Next travel post: Fish & Chips, Trafalgar Square, The Theatre.


  1. Ah, London. A little jealous. I do know what you mean. As we have been taking more city vacations I often wonder if we are missing important aspects of our trips by not taking tours. But, Mr. and the KnitYarn teen age boys don't always have the patience for a tour. Thank you for your insights. I love your blog. Similar experience at an MLB game- "No, we are not buying the $$$$$$ priced jersey that we can buy at home for $$" . And I am always shocked by the brisk business those vendors are doing.

    1. Thanks, KnitYarns! We've spent a lot of time in London and other parts of England, and it was so much fun to share it with the Teeniest! On my first trip - decades ago - the city bus tour was fun, we rode on the top of an adapted double decker red bus and joked with the tour leader. That was the experience I wanted to give the kids. Anyway, the Tower and the Changing of the Guard were must-dos, and we did'em.

  2. HI WFF,
    This was so well written that I felt that you were still in London and I was about to pen alternative suggestions. The bus station fiasco will make for great chortles down the road. Great post. Can't wait for Paris.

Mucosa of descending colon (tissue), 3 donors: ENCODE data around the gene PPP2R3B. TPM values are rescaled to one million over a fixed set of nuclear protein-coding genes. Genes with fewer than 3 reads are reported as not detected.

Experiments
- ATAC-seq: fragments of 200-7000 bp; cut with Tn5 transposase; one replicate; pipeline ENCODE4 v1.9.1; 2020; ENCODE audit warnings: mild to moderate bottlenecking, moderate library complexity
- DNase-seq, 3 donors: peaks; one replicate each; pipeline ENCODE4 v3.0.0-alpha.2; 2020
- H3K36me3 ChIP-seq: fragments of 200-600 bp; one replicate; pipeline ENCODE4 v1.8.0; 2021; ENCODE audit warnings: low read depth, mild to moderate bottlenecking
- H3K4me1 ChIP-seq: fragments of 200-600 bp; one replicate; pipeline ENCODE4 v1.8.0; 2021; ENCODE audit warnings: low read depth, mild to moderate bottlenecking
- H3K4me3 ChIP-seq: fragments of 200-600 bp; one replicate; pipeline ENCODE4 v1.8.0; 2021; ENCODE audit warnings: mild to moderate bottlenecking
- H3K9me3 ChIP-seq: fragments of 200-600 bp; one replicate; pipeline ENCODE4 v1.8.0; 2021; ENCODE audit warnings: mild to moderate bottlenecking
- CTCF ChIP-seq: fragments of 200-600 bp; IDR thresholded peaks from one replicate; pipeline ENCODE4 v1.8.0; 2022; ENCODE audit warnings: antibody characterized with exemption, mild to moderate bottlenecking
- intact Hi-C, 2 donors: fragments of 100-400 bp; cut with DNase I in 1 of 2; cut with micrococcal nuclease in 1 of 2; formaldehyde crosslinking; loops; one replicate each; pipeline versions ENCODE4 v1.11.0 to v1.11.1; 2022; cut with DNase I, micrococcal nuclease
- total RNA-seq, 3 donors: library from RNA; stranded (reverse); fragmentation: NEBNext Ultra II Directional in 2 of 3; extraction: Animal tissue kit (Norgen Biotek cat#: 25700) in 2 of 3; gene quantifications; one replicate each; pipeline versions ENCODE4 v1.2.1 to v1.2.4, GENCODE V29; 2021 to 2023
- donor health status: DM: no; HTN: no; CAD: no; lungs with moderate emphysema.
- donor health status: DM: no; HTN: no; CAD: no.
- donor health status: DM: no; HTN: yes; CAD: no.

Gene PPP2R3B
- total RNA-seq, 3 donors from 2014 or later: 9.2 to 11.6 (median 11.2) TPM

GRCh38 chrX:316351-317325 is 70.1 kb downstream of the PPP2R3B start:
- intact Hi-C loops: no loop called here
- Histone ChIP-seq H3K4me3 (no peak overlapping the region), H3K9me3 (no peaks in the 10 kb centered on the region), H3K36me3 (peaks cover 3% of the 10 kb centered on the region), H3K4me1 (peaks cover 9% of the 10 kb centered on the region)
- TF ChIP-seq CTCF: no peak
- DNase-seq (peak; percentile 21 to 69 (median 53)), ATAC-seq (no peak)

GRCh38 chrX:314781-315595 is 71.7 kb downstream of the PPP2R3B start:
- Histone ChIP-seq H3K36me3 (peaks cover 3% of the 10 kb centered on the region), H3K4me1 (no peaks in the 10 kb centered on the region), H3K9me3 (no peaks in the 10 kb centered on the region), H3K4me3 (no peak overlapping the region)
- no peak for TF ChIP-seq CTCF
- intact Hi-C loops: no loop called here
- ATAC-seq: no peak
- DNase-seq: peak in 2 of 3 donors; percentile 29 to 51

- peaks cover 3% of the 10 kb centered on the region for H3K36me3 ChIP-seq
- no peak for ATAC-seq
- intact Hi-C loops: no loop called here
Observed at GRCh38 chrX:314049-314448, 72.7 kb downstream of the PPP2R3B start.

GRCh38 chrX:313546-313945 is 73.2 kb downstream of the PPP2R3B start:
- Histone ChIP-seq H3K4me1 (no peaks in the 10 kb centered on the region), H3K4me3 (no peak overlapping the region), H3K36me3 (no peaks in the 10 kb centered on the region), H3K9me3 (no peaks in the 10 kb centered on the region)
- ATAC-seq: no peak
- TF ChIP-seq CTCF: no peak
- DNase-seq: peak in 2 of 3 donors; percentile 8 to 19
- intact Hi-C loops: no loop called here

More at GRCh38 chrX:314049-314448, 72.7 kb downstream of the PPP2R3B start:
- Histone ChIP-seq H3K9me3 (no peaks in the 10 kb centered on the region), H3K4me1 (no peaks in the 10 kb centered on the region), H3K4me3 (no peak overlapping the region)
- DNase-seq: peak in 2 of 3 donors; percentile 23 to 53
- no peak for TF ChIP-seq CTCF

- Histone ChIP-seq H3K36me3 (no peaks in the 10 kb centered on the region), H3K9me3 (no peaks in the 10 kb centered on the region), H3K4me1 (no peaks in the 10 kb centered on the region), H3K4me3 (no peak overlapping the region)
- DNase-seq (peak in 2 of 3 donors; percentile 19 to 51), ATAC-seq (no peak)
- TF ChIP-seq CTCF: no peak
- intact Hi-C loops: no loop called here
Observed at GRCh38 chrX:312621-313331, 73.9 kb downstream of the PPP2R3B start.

1. Thanks, Yippee, there's still more London (and we did wind up taking the kids to restaurants with tables and siverware).

  3. Those doormen have a racket in town I tell you - so much so that they sell their positions and is normally bequeathed to a son or a nephew! It has been ages since I was a proper tourist in London but I applaud your efforts and patience bc I have only ever walked or driven past the tower of London. The queues make me want to chop my own head off. I do think that some of the tours are very lazy. The only time tours are any good is for niche tours rather than introductory ones. Do they show horrible histories over there? It is a bbc show about history but with such a humor that even adults watch and laugh along. If you don't - I must insist you youtube some episodes - never has history been so interesting!

    1. I've read some of the 'Orrible 'Istry books and luvved them, will hunt for the programs onYouTube.

  4. Sounds wonderful, long lines and all.

    Kind of reminded me of New Orleans, where we were told the "ghost tour" was at 7:00, to meet at a bar -- and then told the tour was at 8:00, so why not have a drink or two?

    One hand washes the other...


    1. I hate showing up on time for a reservation and being pushed into a bar. A recent addition to the "worst" list was a new hot place, a tiny storefront restaurant on the Lower East Side, where we were on time and they were running late, and they gave us one of those things that buzzes and blinks and told us to wait in a bar down the street.